First-quarter sales for Boston Scientific Corp. slipped 1.8 percent to $2.01 billion, compared with $2.05 billion during the same period last year, as it struggles with a large chunk of long-term debt and fights expensive legal battles on a number of fronts.
The Natick-based devices giant plunged into the red, posting a $13 million net loss for the quarter ending March 31, compared with net income of $322 million during the first quarter of 2008.
The Boston-based company’s device is designed to be inserted into the hearts of patients with defects in the wall between the ventricular chambers.
The StarFlex implant closes the defect, preventing already-oxygenated blood from returning to the lungs before being pumped back into the body.
You’d think after about 20 years, questions about the efficacy of stents would be settled. You’d be wrong.
Analysis of data from the study, which aims to determine whether the device can help prevent stroke or ischemia from patent formane ovale, is due to be released during the fourth quarter of 2010. PFO is a defect in the septum separating the heart’s atrial chambers.
The StarFlex implant closes the defect, preventing venous blood from returning to the body without being oxygenated by the lungs.
The outcome of the 10-year court battle is still murky, despite the ruling, which failed to determine “the question of who owes what to whom,” according to the journal.
A three-year trial comparing Abbott Laboratories‘ Xience V drug-eluting stent against its Taxus competitor from Boston Scientific Corp. showed that the Abbott device is much more effective three years after implantation.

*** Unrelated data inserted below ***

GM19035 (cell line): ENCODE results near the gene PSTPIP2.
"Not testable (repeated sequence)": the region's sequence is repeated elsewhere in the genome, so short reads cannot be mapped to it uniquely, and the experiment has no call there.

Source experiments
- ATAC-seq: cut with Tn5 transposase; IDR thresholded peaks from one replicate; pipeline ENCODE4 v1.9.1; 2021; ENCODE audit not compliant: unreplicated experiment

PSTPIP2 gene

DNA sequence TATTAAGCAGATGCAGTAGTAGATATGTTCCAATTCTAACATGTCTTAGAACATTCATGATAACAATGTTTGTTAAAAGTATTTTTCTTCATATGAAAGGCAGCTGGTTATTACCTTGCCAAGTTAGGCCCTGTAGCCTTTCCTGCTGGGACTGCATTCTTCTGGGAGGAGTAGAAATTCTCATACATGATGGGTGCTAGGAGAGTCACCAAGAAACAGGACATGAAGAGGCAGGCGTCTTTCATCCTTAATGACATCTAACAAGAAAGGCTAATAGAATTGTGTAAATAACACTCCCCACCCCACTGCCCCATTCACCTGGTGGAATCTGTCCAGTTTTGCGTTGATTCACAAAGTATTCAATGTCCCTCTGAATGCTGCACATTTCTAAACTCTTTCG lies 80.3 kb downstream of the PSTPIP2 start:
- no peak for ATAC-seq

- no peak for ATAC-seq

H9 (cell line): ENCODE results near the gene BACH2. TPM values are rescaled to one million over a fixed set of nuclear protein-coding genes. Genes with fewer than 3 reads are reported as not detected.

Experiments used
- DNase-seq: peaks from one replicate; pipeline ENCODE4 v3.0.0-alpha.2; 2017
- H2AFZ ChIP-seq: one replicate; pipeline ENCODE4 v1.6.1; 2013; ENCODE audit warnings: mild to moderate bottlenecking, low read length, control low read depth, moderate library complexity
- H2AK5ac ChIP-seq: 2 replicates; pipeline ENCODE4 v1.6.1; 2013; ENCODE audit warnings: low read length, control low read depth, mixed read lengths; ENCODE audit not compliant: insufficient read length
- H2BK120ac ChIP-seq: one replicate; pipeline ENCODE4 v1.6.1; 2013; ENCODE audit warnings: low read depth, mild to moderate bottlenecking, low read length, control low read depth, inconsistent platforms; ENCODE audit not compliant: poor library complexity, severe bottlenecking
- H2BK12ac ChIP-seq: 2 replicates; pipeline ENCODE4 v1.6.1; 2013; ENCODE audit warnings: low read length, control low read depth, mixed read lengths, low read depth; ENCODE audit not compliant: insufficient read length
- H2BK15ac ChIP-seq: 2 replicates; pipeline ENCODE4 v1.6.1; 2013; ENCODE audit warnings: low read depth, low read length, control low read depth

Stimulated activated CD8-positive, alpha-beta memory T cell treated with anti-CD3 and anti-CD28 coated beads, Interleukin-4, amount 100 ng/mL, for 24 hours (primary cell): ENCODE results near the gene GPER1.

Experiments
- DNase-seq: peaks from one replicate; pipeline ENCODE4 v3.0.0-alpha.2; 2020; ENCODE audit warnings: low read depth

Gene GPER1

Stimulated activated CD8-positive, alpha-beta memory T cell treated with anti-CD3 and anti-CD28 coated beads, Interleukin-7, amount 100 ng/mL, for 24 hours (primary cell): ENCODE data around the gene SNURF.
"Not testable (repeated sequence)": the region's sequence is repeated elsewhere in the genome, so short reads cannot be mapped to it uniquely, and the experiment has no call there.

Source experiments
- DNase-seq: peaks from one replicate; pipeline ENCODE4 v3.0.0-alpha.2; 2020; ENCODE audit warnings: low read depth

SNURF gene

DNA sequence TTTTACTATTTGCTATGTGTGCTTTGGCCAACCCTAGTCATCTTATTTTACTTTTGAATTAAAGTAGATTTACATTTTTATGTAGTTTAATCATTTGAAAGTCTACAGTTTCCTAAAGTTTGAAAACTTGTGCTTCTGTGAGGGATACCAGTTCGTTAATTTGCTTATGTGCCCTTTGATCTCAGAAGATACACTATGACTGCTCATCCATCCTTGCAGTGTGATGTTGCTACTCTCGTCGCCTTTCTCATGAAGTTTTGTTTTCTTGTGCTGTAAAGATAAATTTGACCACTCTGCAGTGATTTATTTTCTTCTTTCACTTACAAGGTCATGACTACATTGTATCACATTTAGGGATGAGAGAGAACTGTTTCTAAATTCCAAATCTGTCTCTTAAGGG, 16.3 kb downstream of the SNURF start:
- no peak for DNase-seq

The news, announced at an American College of Cardiology conference in Orlando, sent the Natick device goliath’s stock into a slight swoon. The Xience product is already outselling the Taxus, and the news promises to accelerate that trend.
March 16 capped off a rough week for Boston Scientific Corp. and its Taxus stent line.
Two days later, the same day the Natick-based device giant settled a patent infringement case filed by a Texas physician, it was slapped with another by a Hong Kong cardiovascular device maker.
Boston Scientific Corp. co-founders John Abele and Peter Nicholas unloaded millions of dollars worth of their stakes in the company in March alone.
It’s part of their effort to salvage the Natick-based medical device leviathan’s stock price, which fell from about $45 per share five years ago to less than $9, according to The Boston Globe.
Add to that the failure of its Taxus Express drug-eluting stent and the disastrous, $27 billion buyout Guidant Corp. (which added $10 billion in debt and thousands of safety recalls in 2006).